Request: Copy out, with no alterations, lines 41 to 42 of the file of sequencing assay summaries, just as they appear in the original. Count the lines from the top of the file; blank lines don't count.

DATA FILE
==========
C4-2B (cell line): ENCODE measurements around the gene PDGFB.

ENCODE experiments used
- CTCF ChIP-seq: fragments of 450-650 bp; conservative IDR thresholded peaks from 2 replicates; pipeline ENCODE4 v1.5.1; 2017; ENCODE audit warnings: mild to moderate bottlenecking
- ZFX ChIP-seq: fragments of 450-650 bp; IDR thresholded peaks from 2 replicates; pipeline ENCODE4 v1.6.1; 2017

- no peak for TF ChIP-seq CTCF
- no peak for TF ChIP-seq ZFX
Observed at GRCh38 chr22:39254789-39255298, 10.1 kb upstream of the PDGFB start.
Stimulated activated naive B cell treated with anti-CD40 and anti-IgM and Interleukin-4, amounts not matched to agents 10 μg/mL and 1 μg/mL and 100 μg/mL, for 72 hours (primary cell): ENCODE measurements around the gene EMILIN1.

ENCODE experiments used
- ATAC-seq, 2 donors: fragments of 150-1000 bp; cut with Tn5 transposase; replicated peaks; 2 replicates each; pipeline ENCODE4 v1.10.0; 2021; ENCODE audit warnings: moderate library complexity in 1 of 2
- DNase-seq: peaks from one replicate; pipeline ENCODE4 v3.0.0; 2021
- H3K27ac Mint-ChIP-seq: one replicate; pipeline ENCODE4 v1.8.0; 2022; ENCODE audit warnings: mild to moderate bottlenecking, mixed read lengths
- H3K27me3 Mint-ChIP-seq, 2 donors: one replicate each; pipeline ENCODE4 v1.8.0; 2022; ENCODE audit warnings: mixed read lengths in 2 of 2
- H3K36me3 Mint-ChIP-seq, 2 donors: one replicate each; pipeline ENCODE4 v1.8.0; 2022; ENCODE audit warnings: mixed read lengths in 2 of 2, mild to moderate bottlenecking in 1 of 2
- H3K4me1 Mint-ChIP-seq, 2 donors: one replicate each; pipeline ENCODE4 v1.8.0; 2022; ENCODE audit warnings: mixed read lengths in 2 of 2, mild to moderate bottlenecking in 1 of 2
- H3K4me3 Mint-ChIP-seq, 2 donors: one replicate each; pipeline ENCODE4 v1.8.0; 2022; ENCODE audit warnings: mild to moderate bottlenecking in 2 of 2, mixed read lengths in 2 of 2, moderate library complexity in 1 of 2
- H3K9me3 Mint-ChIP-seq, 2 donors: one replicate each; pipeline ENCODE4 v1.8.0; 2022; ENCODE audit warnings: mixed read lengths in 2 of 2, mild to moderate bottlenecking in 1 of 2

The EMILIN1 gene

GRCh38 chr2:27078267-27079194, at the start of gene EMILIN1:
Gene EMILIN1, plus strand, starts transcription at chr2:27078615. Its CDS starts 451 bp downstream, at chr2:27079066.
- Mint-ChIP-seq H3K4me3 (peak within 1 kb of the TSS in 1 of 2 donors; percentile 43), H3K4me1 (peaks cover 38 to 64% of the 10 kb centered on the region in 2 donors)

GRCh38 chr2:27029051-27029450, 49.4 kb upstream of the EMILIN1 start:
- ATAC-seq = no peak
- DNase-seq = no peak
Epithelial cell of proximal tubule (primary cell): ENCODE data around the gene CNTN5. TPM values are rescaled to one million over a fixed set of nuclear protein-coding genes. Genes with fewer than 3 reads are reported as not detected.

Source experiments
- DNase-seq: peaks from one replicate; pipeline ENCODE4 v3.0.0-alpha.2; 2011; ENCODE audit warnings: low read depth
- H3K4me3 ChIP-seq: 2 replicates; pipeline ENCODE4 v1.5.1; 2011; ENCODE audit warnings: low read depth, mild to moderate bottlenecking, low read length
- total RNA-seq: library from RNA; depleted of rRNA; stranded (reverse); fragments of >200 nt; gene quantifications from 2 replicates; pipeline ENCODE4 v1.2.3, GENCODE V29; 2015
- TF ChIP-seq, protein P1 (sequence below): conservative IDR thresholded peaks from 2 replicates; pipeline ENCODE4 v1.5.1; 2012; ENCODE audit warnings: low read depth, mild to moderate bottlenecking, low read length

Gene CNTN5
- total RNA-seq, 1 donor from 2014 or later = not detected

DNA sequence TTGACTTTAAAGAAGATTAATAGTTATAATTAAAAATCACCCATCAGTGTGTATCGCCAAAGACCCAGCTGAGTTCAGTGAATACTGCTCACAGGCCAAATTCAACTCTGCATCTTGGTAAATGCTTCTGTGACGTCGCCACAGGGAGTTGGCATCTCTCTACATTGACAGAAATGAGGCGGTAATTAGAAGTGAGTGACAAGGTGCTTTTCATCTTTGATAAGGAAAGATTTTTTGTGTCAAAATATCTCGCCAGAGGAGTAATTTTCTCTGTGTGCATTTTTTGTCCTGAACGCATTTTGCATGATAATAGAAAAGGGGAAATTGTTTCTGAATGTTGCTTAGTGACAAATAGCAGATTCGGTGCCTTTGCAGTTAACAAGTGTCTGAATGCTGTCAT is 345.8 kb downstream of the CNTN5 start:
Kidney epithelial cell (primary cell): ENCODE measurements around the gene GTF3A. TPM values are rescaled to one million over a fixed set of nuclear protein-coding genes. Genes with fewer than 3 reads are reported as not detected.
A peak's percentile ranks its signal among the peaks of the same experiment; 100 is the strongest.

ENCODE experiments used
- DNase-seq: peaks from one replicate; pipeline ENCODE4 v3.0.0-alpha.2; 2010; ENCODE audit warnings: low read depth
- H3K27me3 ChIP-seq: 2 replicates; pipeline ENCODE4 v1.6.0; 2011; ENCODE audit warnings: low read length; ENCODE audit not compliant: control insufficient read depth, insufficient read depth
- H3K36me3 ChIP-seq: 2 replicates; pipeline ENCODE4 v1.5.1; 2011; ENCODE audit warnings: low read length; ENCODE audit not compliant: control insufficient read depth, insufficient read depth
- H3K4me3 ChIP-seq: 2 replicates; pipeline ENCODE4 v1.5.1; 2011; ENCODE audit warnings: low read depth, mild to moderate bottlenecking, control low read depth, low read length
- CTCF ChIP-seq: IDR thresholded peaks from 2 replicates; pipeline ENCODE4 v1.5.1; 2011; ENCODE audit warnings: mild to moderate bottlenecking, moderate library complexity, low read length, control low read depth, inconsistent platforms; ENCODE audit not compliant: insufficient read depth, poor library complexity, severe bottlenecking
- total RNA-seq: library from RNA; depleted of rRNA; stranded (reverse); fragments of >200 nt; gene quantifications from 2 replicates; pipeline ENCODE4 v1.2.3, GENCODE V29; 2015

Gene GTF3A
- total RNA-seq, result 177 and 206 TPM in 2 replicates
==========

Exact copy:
- CTCF ChIP-seq: IDR thresholded peaks from 2 replicates; pipeline ENCODE4 v1.5.1; 2011; ENCODE audit warnings: mild to moderate bottlenecking, moderate library complexity, low read length, control low read depth, inconsistent platforms; ENCODE audit not compliant: insufficient read depth, poor library complexity, severe bottlenecking
- total RNA-seq: library from RNA; depleted of rRNA; stranded (reverse); fragments of >200 nt; gene quantifications from 2 replicates; pipeline ENCODE4 v1.2.3, GENCODE V29; 2015